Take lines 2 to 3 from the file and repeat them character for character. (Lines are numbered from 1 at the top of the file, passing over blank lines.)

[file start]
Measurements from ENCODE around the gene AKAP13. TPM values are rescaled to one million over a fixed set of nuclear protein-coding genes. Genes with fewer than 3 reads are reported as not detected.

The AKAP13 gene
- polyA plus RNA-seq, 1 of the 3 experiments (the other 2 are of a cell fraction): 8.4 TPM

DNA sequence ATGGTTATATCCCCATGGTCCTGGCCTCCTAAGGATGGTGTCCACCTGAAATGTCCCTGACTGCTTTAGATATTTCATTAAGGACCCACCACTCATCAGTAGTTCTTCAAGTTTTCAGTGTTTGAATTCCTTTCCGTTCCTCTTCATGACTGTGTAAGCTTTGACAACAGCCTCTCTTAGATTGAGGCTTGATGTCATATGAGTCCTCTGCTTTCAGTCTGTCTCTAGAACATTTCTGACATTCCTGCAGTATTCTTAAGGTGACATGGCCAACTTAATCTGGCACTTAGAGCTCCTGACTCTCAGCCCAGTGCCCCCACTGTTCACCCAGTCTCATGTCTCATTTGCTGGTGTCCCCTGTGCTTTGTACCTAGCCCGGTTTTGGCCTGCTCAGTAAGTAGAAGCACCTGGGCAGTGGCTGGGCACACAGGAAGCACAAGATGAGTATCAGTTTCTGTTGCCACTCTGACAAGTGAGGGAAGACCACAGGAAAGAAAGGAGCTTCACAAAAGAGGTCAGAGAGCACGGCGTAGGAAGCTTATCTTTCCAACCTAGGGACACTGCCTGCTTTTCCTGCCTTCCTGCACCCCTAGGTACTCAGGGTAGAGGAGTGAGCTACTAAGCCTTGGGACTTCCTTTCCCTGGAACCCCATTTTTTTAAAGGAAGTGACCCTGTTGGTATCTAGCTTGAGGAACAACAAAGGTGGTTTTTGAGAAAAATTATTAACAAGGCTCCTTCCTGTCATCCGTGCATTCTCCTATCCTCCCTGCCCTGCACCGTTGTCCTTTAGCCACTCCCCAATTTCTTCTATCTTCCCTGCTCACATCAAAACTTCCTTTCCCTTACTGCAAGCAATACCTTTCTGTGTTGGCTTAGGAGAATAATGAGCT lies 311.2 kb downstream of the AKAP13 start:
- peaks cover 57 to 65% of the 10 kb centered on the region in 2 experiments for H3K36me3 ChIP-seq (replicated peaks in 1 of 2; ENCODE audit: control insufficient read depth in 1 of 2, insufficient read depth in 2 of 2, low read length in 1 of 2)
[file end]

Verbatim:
The AKAP13 gene
- polyA plus RNA-seq, 1 of the 3 experiments (the other 2 are of a cell fraction): 8.4 TPM